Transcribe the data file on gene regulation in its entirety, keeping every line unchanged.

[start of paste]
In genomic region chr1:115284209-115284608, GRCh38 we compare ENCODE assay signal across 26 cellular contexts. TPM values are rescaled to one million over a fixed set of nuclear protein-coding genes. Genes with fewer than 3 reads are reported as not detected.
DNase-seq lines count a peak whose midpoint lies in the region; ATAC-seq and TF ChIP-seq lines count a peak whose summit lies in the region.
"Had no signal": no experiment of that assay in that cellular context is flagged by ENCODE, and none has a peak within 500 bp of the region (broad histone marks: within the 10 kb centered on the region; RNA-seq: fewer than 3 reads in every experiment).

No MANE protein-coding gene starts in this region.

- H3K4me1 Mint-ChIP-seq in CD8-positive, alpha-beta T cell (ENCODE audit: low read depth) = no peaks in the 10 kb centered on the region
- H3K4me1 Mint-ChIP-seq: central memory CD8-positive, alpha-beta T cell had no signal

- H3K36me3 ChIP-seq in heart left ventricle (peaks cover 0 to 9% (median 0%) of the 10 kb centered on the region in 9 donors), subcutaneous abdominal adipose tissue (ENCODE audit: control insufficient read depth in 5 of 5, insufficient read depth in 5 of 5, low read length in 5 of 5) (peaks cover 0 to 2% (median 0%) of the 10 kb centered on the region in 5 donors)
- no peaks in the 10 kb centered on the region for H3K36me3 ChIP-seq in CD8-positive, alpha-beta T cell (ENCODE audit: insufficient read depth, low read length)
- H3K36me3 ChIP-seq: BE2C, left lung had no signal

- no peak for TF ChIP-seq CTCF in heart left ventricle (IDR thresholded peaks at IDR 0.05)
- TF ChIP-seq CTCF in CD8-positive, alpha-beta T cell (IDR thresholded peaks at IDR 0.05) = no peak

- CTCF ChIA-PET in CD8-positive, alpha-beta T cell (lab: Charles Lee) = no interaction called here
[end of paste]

In genomic region chr1:115284209-115284608, GRCh38 we compare ENCODE assay signal across 26 cellular contexts. TPM values are rescaled to one million over a fixed set of nuclear protein-coding genes. Genes with fewer than 3 reads are reported as not detected.
DNase-seq lines count a peak whose midpoint lies in the region; ATAC-seq and TF ChIP-seq lines count a peak whose summit lies in the region.
"Had no signal": no experiment of that assay in that cellular context is flagged by ENCODE, and none has a peak within 500 bp of the region (broad histone marks: within the 10 kb centered on the region; RNA-seq: fewer than 3 reads in every experiment).

No MANE protein-coding gene starts in this region.

- H3K4me1 Mint-ChIP-seq in CD8-positive, alpha-beta T cell (ENCODE audit: low read depth) = no peaks in the 10 kb centered on the region
- H3K4me1 Mint-ChIP-seq: central memory CD8-positive, alpha-beta T cell had no signal

- H3K36me3 ChIP-seq in heart left ventricle (peaks cover 0 to 9% (median 0%) of the 10 kb centered on the region in 9 donors), subcutaneous abdominal adipose tissue (ENCODE audit: control insufficient read depth in 5 of 5, insufficient read depth in 5 of 5, low read length in 5 of 5) (peaks cover 0 to 2% (median 0%) of the 10 kb centered on the region in 5 donors)
- no peaks in the 10 kb centered on the region for H3K36me3 ChIP-seq in CD8-positive, alpha-beta T cell (ENCODE audit: insufficient read depth, low read length)
- H3K36me3 ChIP-seq: BE2C, left lung had no signal

- no peak for TF ChIP-seq CTCF in heart left ventricle (IDR thresholded peaks at IDR 0.05)
- TF ChIP-seq CTCF in CD8-positive, alpha-beta T cell (IDR thresholded peaks at IDR 0.05) = no peak

- CTCF ChIA-PET in CD8-positive, alpha-beta T cell (lab: Charles Lee) = no interaction called here